June 1945 Radio-Craft
[Table of Contents]
Wax nostalgic about and learn from the history of early electronics.
See articles from Radio-Craft,
published 1929 - 1953. All copyrights are hereby acknowledged.
Radio-Craft magazine ran
a regular feature entitled "Radio-Electronics Monthly Review," which reported on
industry news and events. The death of diode electron tube inventor
Sir Ambrose Fleming
appeared as a major item. He lived to the ripe old age of 95½ - an amazing feat
at a time when the
of a male born in 1949 was less than 40 years. Regardless of the year born, your
life expectancy increases as you get older both due to better available lifestyles,
nutrition, and medicine, and because you continually cross benchmarks of genetic
and environmental factors that take out others born in the same era. My life insurance
rate went down once I turned 60 for that reason. Another interesting item was the
call for more ubiquitous deployment of 2-way radios (walkie-talkies) in rural areas
to compensate for a relative lack of telephone service. That ushered in the
Radio-Electronics Monthly Review
Rural areas have an immediate need
for walkie-talkie radio, since telephone and wire facilities often are not available,
says E. K. Jett, Federal Communications Commission, as reported in Science Service
last month. Residents of small towns will be able to use walkie-talkie for reliable
two-way communication in a radius of up to 15 miles, he stated.
The apparatus will be tunable to various frequencies within the allotted band.
It can be used not only for communication between farms and small towns, but
also to keep/in touch with taxicabs, police cars and service trucks operated by
electric, water and transportation organizations and other types of businesses.
Reliable communication range of low power walkie-talkies will be limited in large
towns and cities because buildings will obstruct the path of radio waves being transmitted,
Mr. Jett pointed out. Rural areas are generally free of such obstructions. Furthermore,
because the demand for channels will be less in small towns than in large cities,
there will be greater freedom in respect to the availability of interference-free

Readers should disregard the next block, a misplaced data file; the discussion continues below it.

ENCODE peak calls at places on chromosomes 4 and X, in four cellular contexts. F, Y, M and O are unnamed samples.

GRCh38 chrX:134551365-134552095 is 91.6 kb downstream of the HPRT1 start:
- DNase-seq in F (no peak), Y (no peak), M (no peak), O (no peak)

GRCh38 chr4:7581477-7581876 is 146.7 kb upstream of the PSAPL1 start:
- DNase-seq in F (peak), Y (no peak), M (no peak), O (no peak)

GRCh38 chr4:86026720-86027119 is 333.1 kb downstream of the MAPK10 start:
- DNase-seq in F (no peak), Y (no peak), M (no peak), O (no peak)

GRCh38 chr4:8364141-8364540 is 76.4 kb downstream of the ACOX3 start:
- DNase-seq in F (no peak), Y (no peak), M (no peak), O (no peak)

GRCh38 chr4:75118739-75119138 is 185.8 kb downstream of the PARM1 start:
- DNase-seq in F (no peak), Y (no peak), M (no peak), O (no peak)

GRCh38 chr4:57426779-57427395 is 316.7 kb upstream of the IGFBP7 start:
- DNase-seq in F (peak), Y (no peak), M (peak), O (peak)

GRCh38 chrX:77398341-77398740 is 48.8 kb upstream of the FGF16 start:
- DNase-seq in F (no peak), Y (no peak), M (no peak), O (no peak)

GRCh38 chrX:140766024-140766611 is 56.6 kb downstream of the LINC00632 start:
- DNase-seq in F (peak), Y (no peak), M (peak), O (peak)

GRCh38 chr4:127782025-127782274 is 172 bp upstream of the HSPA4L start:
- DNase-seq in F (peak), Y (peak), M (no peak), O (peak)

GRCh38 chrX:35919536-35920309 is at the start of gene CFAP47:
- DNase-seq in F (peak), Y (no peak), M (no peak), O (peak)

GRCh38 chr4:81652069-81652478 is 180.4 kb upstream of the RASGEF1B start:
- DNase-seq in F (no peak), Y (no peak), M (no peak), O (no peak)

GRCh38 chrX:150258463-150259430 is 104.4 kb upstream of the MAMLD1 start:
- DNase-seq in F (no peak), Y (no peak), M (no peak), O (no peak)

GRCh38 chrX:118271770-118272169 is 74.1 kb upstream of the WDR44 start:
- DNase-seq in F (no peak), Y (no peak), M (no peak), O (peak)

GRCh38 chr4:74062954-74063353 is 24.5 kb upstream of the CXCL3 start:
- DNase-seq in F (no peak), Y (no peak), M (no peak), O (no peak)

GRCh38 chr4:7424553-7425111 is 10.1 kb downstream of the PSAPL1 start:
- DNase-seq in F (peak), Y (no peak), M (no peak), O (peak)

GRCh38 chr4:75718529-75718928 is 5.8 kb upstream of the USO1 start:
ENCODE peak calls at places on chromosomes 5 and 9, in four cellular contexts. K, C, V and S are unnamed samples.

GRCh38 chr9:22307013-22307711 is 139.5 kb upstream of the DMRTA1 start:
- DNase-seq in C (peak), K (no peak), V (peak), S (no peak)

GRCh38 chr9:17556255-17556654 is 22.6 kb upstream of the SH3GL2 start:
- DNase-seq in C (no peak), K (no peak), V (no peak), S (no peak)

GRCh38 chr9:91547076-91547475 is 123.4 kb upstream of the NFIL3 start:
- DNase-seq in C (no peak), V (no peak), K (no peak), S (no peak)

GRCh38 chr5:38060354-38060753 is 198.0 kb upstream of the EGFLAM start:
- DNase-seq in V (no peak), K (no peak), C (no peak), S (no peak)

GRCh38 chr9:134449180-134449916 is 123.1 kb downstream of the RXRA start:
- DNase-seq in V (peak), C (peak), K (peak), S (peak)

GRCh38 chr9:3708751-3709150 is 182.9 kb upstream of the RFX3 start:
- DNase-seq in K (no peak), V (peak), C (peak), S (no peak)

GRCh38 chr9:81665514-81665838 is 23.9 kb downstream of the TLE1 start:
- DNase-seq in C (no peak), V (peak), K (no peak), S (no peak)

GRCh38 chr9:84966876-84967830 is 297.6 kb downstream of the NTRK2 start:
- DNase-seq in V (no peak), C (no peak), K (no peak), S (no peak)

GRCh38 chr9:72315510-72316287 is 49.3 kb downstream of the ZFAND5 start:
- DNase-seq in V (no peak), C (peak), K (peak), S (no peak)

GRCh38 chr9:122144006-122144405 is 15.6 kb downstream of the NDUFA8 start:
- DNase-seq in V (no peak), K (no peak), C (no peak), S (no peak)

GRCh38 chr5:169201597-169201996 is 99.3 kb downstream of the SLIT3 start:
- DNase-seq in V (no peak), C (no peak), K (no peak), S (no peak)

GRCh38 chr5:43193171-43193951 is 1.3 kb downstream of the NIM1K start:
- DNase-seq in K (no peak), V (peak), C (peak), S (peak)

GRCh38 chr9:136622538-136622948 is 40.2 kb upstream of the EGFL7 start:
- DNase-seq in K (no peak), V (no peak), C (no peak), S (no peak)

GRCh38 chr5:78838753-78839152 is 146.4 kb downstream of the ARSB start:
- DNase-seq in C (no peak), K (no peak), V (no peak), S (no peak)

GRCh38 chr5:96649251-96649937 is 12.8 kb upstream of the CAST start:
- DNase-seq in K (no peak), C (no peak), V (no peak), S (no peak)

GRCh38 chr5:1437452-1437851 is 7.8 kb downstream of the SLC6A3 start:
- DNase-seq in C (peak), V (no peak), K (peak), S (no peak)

channels for communication. Thus the new communications service will be more freely
available in rural and semi-rural areas where there is more need for it, and less
so in large cities, where it is easier to step into a phone booth than to carry
around a small radio transmitter.
Citizens Radiocommunication Service, the official name for the radio service
using "walkie-talkie," will be thrown wide open to any citizen who wants to use
it after the war. Requirements for a license are simple. All the applicant will
have to do is to certify that he has read the rules and regulations and understands
them. Licenses to own and to operate a radio station will run concurrently for five
years, after which time it will be necessary to get a renewal.
Beams of directed radio waves may take the place of transcontinental
telegraph pole-and-wire lines, Albert N. Williams, president of Western Union Telegraph
Co., told stockholders at the company's annual meeting last month.
Reviewing research in this field and the allocation of wave lengths to the company
for an experimental radio telegraph beam between Philadelphia and New York, Mr.
Williams said this point-to-point radio telegraphy was "one of the most dramatic
and interesting new possibilities" in the company's business.
Experiments tend to indicate that the maintenance of relay stations at the greatest
possible distances permitting line-of-sight paths between them may prove considerably
more economical than upkeep of the present lines. Interruption due to storm or flood
would also be reduced almost to the vanishing point.
(Such developments may cause the distinction between telegrams and radiograms
to disappear in time. A "wire" handed in at the local telegraph office would be
transmitted in the quickest way - probably part of the distance over wires and the
rest of the way through the ether.)
Posted October 26, 2021